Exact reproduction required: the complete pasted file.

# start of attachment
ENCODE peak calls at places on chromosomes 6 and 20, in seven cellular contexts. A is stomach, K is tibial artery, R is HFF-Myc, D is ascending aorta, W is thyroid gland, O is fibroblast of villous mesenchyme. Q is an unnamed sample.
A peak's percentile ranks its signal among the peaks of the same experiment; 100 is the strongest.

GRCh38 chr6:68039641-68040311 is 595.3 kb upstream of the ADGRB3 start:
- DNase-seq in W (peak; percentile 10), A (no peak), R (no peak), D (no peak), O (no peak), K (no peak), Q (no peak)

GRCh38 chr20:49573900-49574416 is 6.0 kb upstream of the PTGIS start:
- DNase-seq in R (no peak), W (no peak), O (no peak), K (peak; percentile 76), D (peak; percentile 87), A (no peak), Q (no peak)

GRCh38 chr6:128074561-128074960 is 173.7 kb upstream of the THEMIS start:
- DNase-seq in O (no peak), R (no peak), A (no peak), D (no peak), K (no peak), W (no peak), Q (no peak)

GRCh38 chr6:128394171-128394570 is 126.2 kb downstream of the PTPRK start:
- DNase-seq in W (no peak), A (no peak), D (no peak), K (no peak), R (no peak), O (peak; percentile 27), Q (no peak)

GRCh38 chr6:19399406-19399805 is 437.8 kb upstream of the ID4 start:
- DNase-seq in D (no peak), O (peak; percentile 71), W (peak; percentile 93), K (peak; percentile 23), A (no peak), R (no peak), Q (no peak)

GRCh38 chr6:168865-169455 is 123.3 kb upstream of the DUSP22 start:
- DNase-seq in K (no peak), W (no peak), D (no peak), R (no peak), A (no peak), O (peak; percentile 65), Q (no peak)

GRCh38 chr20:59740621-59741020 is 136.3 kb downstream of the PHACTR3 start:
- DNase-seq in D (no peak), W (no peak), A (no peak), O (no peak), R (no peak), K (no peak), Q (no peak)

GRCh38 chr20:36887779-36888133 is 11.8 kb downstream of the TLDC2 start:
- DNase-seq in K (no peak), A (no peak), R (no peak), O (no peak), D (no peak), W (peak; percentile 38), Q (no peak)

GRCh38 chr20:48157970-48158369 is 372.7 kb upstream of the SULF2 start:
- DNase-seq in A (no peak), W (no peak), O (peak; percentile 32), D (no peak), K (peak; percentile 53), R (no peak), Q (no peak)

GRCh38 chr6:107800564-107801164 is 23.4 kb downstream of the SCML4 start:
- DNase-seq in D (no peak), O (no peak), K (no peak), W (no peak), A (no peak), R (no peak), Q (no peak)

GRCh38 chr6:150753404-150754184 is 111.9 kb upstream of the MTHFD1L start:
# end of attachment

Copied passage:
ENCODE peak calls at places on chromosomes 6 and 20, in seven cellular contexts. A is stomach, K is tibial artery, R is HFF-Myc, D is ascending aorta, W is thyroid gland, O is fibroblast of villous mesenchyme. Q is an unnamed sample.
A peak's percentile ranks its signal among the peaks of the same experiment; 100 is the strongest.

GRCh38 chr6:68039641-68040311 is 595.3 kb upstream of the ADGRB3 start:
- DNase-seq in W (peak; percentile 10), A (no peak), R (no peak), D (no peak), O (no peak), K (no peak), Q (no peak)

GRCh38 chr20:49573900-49574416 is 6.0 kb upstream of the PTGIS start:
- DNase-seq in R (no peak), W (no peak), O (no peak), K (peak; percentile 76), D (peak; percentile 87), A (no peak), Q (no peak)

GRCh38 chr6:128074561-128074960 is 173.7 kb upstream of the THEMIS start:
- DNase-seq in O (no peak), R (no peak), A (no peak), D (no peak), K (no peak), W (no peak), Q (no peak)

GRCh38 chr6:128394171-128394570 is 126.2 kb downstream of the PTPRK start:
- DNase-seq in W (no peak), A (no peak), D (no peak), K (no peak), R (no peak), O (peak; percentile 27), Q (no peak)

GRCh38 chr6:19399406-19399805 is 437.8 kb upstream of the ID4 start:
- DNase-seq in D (no peak), O (peak; percentile 71), W (peak; percentile 93), K (peak; percentile 23), A (no peak), R (no peak), Q (no peak)

GRCh38 chr6:168865-169455 is 123.3 kb upstream of the DUSP22 start:
- DNase-seq in K (no peak), W (no peak), D (no peak), R (no peak), A (no peak), O (peak; percentile 65), Q (no peak)

GRCh38 chr20:59740621-59741020 is 136.3 kb downstream of the PHACTR3 start:
- DNase-seq in D (no peak), W (no peak), A (no peak), O (no peak), R (no peak), K (no peak), Q (no peak)

GRCh38 chr20:36887779-36888133 is 11.8 kb downstream of the TLDC2 start:
- DNase-seq in K (no peak), A (no peak), R (no peak), O (no peak), D (no peak), W (peak; percentile 38), Q (no peak)

GRCh38 chr20:48157970-48158369 is 372.7 kb upstream of the SULF2 start:
- DNase-seq in A (no peak), W (no peak), O (peak; percentile 32), D (no peak), K (peak; percentile 53), R (no peak), Q (no peak)

GRCh38 chr6:107800564-107801164 is 23.4 kb downstream of the SCML4 start:
- DNase-seq in D (no peak), O (no peak), K (no peak), W (no peak), A (no peak), R (no peak), Q (no peak)

GRCh38 chr6:150753404-150754184 is 111.9 kb upstream of the MTHFD1L start: